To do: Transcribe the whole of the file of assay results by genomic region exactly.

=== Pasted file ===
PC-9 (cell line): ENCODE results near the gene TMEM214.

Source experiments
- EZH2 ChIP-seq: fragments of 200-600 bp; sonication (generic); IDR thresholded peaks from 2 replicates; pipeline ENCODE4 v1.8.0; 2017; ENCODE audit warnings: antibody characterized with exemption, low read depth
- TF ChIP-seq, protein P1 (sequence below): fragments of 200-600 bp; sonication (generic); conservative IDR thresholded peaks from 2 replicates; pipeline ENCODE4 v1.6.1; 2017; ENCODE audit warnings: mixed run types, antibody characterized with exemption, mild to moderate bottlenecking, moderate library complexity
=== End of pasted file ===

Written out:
PC-9 (cell line): ENCODE results near the gene TMEM214.

Source experiments
- EZH2 ChIP-seq: fragments of 200-600 bp; sonication (generic); IDR thresholded peaks from 2 replicates; pipeline ENCODE4 v1.8.0; 2017; ENCODE audit warnings: antibody characterized with exemption, low read depth
- TF ChIP-seq, protein P1 (sequence below): fragments of 200-600 bp; sonication (generic); conservative IDR thresholded peaks from 2 replicates; pipeline ENCODE4 v1.6.1; 2017; ENCODE audit warnings: mixed run types, antibody characterized with exemption, mild to moderate bottlenecking, moderate library complexity